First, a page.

7.8/10
4,943
116 user 44 critic

Portrait of Jennie (1948)

Approved | | Drama, Romance, Fantasy | 22 April 1949 (USA)
A mysterious girl inspires a struggling artist.

Director:

Writers:

(novel), (adaptation) | 2 more credits »
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Won 1 Oscar. Another 1 win & 2 nominations. See more awards »
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Cast

Complete credited cast:
...
...
...
Miss Spinney
...
Mother Mary of Mercy
...
Matthews
...
Gus O'Toole
Albert Sharpe ...
Moore
...
Eke
...
Mrs. Jekes (landlady)
...
Pete
...
Capt. Cobb
Maude Simmons ...
Clara Morgan
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Storyline

Eben Adams is a talented but struggling artist in Depression era New York who has never been able to find inspiration for a painting. One day, after he finally finds someone to buy a painting from him, a pretty but odd young girl named Jennie Appleton appears and strikes up an unusual friendship with Eben. Written by Albert Sanchez Moreno (a.moreno@mindspring.com) with correction by John Knoderer (GodLovesEveryone.org@mazes.com)

Plot Summary | Add Synopsis

Taglines:

ARE YOU IN LOVE THIS WEEK? If you are - you'll get a double thrill from this most romantic of all love stories about a man who was in love with a girl who lived twenty years before his time. If you aren't - it may change your ideas on the subject for the rest of your life.


Certificate:

Approved | See all certifications »
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Details

Country:

Language:

Release Date:

22 April 1949 (USA)  »

Also Known As:

Tidal Wave  »

Box Office

Budget:

$4,041,000 (estimated)
 »

Company Credits

Show detailed on  »

Technical Specs

Runtime:

Sound Mix:

(1956) (5.0) (L-R)| (Western Electric Recording)

Color:

(green tint and sepia tone for final reel, excluding last shot)| (Technicolor) (final shot)

Aspect Ratio:

1.37 : 1
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Did You Know?

Trivia

The portrait of Jennie supposedly painted by Joseph Cotten's character, Eben Adams, was in reality created by noted portrait artist Robert Brackman. Jennifer Jones came in for more than a dozen sittings in Brackman's Connecticut studio. Actually Robert Brackman was obliged to paint not only one but two versions as the first one, described as "lush" and "opulent" by the artist, was scrapped after script changes necessitated a completely new and more simple one. A black-and-white photo of the first version can be seen in one of the books on Brackman. The painting was a prized possession of producer Selznick and hung in his home from 1946 until his death. See more »

Goofs

During Eben's conversation with Pete, it becomes clear that Pete's moustache is fake when it starts to come away from his face. See more »

Quotes

Jennie Appleton: I wish that you would wait for me to grow up so that we could always be together.
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Crazy Credits

No credits at all are shown at the beginning except for the studio logo, not even the title of the film. Instead, we hear a narrator speaking the prologue, and then announcing, "And now, 'Portrait of Jennie'". The credits are saved for the end of the picture. See more »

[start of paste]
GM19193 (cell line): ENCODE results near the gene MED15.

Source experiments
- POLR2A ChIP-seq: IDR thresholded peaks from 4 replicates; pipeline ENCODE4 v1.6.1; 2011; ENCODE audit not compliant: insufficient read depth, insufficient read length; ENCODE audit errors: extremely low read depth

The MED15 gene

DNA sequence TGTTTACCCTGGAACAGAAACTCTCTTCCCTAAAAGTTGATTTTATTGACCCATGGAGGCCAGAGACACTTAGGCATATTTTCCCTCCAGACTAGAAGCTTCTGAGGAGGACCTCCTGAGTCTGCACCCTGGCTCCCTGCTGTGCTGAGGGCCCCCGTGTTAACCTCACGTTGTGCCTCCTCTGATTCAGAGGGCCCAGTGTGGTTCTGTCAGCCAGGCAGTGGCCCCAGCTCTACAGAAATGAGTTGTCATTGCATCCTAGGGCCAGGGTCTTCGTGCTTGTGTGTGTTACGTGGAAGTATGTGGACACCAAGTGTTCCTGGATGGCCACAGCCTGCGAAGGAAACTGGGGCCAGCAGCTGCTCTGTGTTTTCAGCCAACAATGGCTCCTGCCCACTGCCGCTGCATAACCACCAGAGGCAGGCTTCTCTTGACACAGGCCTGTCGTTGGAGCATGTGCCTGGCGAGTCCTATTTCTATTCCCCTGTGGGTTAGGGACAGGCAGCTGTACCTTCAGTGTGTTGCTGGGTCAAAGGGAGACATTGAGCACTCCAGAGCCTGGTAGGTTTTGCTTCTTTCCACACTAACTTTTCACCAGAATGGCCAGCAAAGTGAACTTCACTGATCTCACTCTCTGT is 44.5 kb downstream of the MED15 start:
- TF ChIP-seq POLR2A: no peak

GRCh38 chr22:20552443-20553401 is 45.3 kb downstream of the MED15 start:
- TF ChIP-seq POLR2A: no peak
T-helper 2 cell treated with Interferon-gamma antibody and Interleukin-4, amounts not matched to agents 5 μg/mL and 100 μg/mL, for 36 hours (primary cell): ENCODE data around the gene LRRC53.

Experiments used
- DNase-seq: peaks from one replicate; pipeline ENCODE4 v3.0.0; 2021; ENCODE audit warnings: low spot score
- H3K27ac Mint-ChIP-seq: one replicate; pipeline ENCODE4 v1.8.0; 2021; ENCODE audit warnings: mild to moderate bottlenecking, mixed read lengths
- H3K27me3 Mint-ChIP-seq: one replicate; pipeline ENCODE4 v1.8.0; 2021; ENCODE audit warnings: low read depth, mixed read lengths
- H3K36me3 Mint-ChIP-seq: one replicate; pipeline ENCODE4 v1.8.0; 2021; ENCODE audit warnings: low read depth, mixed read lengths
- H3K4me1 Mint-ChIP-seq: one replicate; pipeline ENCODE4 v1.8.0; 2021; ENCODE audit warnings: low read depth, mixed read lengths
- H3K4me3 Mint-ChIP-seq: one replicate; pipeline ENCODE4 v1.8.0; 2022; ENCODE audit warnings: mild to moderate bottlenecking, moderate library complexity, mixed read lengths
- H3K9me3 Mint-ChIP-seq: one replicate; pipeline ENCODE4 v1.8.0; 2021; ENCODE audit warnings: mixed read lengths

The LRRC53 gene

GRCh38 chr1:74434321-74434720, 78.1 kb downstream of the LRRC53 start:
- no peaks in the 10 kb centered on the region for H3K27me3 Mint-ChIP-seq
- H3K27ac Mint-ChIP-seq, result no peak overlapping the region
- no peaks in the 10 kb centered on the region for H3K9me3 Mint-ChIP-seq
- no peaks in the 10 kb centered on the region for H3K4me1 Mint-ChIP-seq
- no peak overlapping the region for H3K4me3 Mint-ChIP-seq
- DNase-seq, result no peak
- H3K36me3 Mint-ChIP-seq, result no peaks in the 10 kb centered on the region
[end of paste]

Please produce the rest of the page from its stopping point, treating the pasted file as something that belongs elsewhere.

Connections

Referenced in Han yan cui (1968) See more »

Soundtracks

Prélude à l'après-midi d'un faune
(uncredited)
Music by Claude Debussy
Adapted by Dimitri Tiomkin
See more »

Frequently Asked Questions

See more (Spoiler Alert!) »

User Reviews

 
The Enchanting Spirit of Central Park
22 March 2007 | by (Buffalo, New York) – See all my reviews

It's the middle of the Depression, 1934, and struggling artist Joseph Cotten can't seem to find his muse. But one day he meets a strange, but enchanting girl while in Central Park. He resolves right then and there to paint a Portrait of Jennie.

Allowing for the fact that this is a fantasy, a whole lot of the story makes absolutely no sense. But you really don't care because Joseph Cotten and Jennifer Jones have an almost spiritual like chemistry. As Cotten investigates he finds there's real good reason for the girl's spirituality. Every time he meets her she seems to take some quantum leaps in her maturity.

The stars of Finian's Rainbow, Albert Sharpe and David Wayne, both appear in this film. This was David Wayne's big screen debut and I certainly did love the scene where he bamboozles Sharpe into commissioning Cotten to paint a mural of Michael Collins for his Irish pub. Cotten catches on and kind of goes with the flow.

Being this is a Jennifer Jones film by her husband David O. Selznick, this is still another vehicle for Selznick to exhibit the beauty that was Jennifer Jones. Every film she did, because Selznick interfered with all of them even if he wasn't directly producing, is a testament to his vision of her. Even when she's playing bad girls like Pearl Chavez or Ruby Gentry, you get a good idea what stirred David O. Selznick to devote the rest of his life to her career.

Ethel Barrymore as the society dowager and Lillian Gish as a Mother Superior are also well cast. Too bad those two had no scenes together, that would have been something.

Portrait of Jennie is an enchanting film about an enchanting girl played by one enchanting actress. What else can you say, but enchanting.


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